View all of Issue 2: "Who"

Who Makes Socially Engaged Art?
Introduction to A Blade of Grass Magazine Issue #2

Issue 2, "Who." Photo by Karina Muranaga.

Photo by Karina Muranaga.

Issue 2: “Who”

The beating heart of a socially engaged art project is the web of relationships that it brings together. Artists find fresh ways to interact with people who compel them and complement their own aesthetic expertise. Artists can often point to an experience that awakened their desire to partner with someone not centered in the art world but rather in the throes of an issue or power imbalance they want to address. Such artists may become allies to and co-authors with people whose expertise comes from another source than art. Or, the artists may be able to compassionately challenge perspectives that they disagree with because they are held by people they care so much about.

Issue #2 begins with a conversation about partnerships between three artists and staff/constituents of three New York City municipal agencies—Mierle Laderman Ukeles with the Department of Sanitation (DSNY), Rad Pereira with foster LGBTQ+ youth in the Administration for Children’s Services (ACS), and A Blade of Grass Fellow Rachel Barnard with officers and clients at the Department of Probation. Ukeles’ Manifesto for Maintenance Art 1969! Proposal for an Exhibition “CARE,” 1969, made a profound connection between women and sanitation workers as the people charged with taking care of the world on a somewhat invisible, day-to-day level, setting off a forty-plus year partnership with DSNY. Her identification with san men (and the few san women at the agency) led to large-scale ballets performed with garbage trucks, inspiring a new chapter in Ukeles’ art making and bringing more public recognition to the people who clean NYC streets. Ukeles inspired NYC’s Public Artists in Residence program (PAIR), which since 2015 has embedded artists in various agencies. We hear briefly from Rad and Barnard about their very recent PAIR partnerships.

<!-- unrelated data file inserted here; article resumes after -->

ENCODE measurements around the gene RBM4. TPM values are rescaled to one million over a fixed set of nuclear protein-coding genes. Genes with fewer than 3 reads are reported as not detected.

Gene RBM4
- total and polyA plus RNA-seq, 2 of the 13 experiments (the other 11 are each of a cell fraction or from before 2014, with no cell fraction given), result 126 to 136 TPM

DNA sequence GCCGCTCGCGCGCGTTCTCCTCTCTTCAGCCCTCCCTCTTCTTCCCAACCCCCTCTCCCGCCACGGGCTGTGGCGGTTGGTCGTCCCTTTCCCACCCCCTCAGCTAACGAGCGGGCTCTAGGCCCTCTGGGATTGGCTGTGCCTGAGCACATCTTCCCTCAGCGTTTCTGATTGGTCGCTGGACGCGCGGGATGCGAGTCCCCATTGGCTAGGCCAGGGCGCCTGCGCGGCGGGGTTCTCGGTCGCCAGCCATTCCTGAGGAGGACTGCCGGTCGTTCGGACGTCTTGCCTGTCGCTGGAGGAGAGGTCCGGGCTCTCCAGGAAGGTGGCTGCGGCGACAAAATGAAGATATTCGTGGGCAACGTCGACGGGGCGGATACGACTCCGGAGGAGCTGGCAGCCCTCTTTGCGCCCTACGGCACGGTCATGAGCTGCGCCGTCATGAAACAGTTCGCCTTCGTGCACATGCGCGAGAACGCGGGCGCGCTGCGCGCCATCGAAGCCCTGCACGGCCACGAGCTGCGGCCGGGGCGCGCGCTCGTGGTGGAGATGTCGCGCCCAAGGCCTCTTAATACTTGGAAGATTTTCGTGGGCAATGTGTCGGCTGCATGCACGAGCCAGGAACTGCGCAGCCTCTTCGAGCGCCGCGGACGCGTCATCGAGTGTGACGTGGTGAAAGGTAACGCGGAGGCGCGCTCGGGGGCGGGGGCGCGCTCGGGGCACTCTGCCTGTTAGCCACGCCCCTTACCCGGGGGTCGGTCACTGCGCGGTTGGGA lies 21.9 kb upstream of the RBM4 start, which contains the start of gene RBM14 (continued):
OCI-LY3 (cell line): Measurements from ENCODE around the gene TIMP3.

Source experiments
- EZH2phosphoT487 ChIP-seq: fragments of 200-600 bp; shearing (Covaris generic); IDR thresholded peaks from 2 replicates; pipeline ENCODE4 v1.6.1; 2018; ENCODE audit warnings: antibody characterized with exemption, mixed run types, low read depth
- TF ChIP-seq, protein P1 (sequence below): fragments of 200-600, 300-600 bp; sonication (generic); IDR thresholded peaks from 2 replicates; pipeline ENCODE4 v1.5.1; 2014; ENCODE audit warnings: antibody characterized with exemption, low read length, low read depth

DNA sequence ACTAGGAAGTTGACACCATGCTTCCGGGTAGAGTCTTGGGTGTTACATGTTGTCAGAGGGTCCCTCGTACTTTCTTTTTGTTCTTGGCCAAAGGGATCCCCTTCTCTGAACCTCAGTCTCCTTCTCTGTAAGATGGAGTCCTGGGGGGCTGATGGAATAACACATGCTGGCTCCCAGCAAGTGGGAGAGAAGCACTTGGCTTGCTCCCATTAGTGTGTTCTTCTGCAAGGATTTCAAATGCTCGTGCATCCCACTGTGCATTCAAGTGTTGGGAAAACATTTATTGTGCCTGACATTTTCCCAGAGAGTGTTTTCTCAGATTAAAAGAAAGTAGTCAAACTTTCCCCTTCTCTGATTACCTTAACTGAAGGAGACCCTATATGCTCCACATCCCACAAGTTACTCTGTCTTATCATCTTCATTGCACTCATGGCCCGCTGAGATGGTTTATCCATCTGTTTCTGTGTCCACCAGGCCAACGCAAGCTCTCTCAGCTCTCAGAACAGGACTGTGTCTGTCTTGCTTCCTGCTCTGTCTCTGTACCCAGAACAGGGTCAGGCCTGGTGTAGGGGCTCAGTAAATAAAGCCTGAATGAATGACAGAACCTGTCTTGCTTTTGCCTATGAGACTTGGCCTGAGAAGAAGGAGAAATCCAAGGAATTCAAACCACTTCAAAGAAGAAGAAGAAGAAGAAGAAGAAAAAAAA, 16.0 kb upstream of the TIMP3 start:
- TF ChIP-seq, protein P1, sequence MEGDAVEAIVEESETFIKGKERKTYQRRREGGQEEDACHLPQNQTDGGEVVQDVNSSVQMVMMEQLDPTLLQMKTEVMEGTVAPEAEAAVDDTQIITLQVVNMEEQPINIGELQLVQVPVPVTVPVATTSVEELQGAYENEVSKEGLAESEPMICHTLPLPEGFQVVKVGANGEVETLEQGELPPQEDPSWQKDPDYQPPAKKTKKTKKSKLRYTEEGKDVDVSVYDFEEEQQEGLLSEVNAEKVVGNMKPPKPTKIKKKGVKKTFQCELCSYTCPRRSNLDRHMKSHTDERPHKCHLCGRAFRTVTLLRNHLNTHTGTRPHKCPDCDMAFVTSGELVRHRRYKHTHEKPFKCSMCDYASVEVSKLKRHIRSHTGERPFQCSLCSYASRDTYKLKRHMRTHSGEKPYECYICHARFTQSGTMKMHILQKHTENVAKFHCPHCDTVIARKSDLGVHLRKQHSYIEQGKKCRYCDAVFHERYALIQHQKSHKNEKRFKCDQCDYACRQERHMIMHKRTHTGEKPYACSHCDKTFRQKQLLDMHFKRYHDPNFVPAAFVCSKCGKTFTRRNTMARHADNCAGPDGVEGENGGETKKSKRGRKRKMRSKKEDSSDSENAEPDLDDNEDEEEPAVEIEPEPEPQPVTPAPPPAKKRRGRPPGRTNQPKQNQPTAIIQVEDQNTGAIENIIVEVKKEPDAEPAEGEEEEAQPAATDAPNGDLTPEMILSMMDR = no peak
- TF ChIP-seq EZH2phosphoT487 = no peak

Mierle Laderman Ukeles Touch Sanitation Performance July 24, 1979–June 26, 1980 Citywide performance with 8,500 Sanitation workers across all fifty-nine New York City Sanitation districts. Photo Day 15, Sweep 8, Brooklyn 14/15. Photo by Marcia Bricker, April 18, 1980 Courtesy the artist and Ronald Feldman Gallery, New York

Mierle Laderman Ukeles
Touch Sanitation Performance
July 24, 1979–June 26, 1980
Citywide performance with 8,500 Sanitation workers across all fifty-nine New York City Sanitation districts.
Photo Day 15, Sweep 8, Brooklyn 14/15.
Photo by Marcia Bricker, April 18, 1980
Courtesy the artist and Ronald Feldman Gallery, New York

A Blade of Grass Fellow Melanie Crean muses on the politics of care in an essay about her partnership at Ebony Horsewomen, Inc., a stable in Hartford, Connecticut founded by social organizer and self-described African American cowgirl Patricia Kelly. Crean and Kelly bring together African American teens who care for the horses, officers from the largely white Hartford Police Department, school security officers, and the horses. Through an equine therapy workshop, they are reducing stress and building trust through non-verbal communication.

The issue of care echoes through my interview with Elvira Dyangani Ose, Director of London gallery The Showroom, about the role of the curator in socially engaged art. She reminds the reader that the Latin word for “curating” or “to curate” is curare, avere cura, “to take care.” She links that idea to The Showroom’s work with artists and local residents and organizations, paying attention to the art institution’s relationship to the people who live around it.